What made this hurricane so potentially dangerous?
Longevity, in a word. Hurricane Harvey is forecast to stay in the area for as long as four days. It will decline in wind strength so it will stop being called a hurricane by Sunday, but the wind is not the main story.
Tropical cyclones are classified by wind strength, progressively named depression, storm, and then hurricane as the wind power increases. At all stages, they produce vast amounts of rain. Even if they pass through they can leave 300mm of rain in a few hours.
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Harvey isn’t moving much at all now so will produce heavy rain in the same place for days on end. Forecast models give the highest figure of about 400mm of rain in Texas Hill Country, west of Austin, and as far away as southwest and central Louisiana. As much as 1,000mm is forecast for the coastal lands east of Harvey’s centre (the city of Victoria).
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These rainfall figures may be on the low side – the city of Victoria has already reported 417mm collected in the last 24 hours.
In Harvey’s case there has been a lack of steering winds. Consequently Harvey has been travelling at little more than walking pace for several days. That, combined with its close proximity to the Gulf of Mexico, has allowed torrential rain to fall in the same parts of Texas for almost five days.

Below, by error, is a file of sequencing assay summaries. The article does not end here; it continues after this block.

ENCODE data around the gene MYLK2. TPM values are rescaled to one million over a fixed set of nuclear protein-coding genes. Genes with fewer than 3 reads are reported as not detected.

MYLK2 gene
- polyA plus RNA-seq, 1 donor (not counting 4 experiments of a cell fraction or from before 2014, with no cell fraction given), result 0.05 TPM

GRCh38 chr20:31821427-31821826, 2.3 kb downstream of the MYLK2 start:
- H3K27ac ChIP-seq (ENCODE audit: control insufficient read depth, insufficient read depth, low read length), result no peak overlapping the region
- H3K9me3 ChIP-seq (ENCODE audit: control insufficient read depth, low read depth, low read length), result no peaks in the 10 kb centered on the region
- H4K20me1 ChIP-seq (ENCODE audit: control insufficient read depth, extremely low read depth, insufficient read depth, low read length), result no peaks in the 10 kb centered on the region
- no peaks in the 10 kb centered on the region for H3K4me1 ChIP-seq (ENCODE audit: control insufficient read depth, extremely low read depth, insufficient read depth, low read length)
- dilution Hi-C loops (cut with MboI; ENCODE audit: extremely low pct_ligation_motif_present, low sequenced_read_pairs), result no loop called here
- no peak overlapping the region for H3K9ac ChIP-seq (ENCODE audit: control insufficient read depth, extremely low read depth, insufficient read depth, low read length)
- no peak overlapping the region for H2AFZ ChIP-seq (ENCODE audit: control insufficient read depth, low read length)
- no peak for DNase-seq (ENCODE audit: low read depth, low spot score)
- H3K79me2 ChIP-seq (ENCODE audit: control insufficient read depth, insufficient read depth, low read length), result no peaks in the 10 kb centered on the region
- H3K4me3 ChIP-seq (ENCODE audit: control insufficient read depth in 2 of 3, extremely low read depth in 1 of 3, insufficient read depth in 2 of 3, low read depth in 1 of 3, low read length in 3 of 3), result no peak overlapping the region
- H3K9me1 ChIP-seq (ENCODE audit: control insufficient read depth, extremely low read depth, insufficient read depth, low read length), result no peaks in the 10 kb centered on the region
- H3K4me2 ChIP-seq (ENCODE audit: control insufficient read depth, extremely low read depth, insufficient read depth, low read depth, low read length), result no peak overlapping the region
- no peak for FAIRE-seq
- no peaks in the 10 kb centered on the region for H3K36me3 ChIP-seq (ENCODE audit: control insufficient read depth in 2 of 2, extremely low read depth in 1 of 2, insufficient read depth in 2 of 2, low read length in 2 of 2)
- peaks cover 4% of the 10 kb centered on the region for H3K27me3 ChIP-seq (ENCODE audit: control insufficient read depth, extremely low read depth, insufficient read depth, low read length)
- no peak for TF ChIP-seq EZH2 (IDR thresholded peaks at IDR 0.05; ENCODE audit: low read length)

Why all this talk about storm surge?
Hurricanes are like a hole in the atmosphere. Think of the views as seen from space. In the middle, air pressure is much lower than the atmospheric norm.
Harvey dropped down to below 940mb and this creates an imitation vacuum cleaner. Water tries to fill from below, so effectively a hurricane pulls a dome of water with it. In addition, persistent wind piles up the water on one side of a hurricane, in this case, the eastern side.
The resultant storm surge has already been measured at two metres above normal high tide at Port Lavaca. If you add waves on top of that at high tide, you create a threatening wall of water that is virtually unstoppable.
These are reasons why levees have been built along the southern coasts, but prolonged or repeated water pressure and insufficient maintenance can breach levees. In the case of this part of the Texas coast, there is an outer barrier island with entrances to inner lagoons. The land beyond is naturally low-lying. This is obviously prone to flooding and very slow to drain.
Now that as much of one metre of rain has fallen in the Houston area, the concern is how that rainwater will find its way back into the water table.
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Two reservoirs, Addicks and Barker, are used for temporary water storage. These were emptied in advance of Harvey, but they now stand at record levels.
It is a similar story at Buffalo Bayou, which flows from the reservoirs into downtown Houston. Record levels are putting pressure on the earthen dams that are more than 70 years old.